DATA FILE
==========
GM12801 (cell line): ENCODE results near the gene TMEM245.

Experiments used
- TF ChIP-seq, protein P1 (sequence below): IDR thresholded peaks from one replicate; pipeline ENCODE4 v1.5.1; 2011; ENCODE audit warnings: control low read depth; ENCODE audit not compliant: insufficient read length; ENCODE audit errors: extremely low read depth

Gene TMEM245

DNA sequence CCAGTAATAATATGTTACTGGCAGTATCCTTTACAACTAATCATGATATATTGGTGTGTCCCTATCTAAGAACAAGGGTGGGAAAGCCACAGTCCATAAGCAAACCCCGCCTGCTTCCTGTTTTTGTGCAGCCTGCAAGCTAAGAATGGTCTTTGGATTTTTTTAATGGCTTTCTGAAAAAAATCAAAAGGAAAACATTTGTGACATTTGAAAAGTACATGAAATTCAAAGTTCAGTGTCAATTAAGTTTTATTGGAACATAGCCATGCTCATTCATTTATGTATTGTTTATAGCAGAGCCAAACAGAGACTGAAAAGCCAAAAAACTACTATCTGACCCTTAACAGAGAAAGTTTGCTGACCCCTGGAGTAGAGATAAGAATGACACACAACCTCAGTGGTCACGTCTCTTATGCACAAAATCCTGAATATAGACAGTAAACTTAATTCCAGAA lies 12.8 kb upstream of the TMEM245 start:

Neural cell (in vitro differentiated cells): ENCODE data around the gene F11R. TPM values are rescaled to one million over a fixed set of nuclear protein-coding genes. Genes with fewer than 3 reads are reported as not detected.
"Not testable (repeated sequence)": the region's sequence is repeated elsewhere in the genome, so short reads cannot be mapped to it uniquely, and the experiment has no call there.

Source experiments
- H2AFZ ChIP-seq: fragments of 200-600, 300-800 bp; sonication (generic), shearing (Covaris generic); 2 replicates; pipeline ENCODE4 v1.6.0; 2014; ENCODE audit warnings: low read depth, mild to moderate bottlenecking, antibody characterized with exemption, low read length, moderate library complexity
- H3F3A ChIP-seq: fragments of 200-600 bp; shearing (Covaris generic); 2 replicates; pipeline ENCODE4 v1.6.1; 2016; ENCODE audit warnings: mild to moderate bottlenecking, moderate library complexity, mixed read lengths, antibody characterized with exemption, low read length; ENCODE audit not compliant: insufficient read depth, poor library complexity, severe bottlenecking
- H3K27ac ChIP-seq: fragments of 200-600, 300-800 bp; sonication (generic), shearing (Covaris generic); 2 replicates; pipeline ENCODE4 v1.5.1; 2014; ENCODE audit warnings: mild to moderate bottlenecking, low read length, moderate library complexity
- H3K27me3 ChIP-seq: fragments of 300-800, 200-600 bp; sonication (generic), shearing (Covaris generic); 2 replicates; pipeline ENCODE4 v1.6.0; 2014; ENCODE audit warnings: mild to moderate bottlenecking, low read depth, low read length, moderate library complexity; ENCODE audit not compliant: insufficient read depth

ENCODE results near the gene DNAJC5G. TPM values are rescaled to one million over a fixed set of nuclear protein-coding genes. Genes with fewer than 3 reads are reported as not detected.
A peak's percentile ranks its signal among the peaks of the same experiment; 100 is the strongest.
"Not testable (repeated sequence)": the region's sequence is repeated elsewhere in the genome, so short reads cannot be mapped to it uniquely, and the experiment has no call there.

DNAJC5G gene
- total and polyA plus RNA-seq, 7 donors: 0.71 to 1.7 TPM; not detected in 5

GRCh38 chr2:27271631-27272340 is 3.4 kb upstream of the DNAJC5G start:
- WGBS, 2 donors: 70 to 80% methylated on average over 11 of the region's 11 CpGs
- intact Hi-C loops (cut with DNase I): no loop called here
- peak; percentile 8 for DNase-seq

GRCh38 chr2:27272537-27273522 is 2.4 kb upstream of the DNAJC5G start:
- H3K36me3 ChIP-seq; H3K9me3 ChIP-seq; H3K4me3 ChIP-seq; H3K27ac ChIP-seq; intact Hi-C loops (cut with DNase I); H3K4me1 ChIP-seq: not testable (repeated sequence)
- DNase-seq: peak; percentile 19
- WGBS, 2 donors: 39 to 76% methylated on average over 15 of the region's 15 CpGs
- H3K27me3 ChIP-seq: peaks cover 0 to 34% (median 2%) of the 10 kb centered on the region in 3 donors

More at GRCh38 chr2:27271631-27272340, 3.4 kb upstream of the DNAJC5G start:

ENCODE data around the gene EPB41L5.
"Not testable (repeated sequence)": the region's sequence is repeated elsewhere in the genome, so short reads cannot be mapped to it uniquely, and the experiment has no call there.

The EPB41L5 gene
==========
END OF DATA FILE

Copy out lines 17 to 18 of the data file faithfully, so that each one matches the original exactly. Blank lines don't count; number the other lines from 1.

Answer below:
- total and polyA plus RNA-seq, 7 donors: 0.71 to 1.7 TPM; not detected in 5

GRCh38 chr2:27271631-27272340 is 3.4 kb upstream of the DNAJC5G start: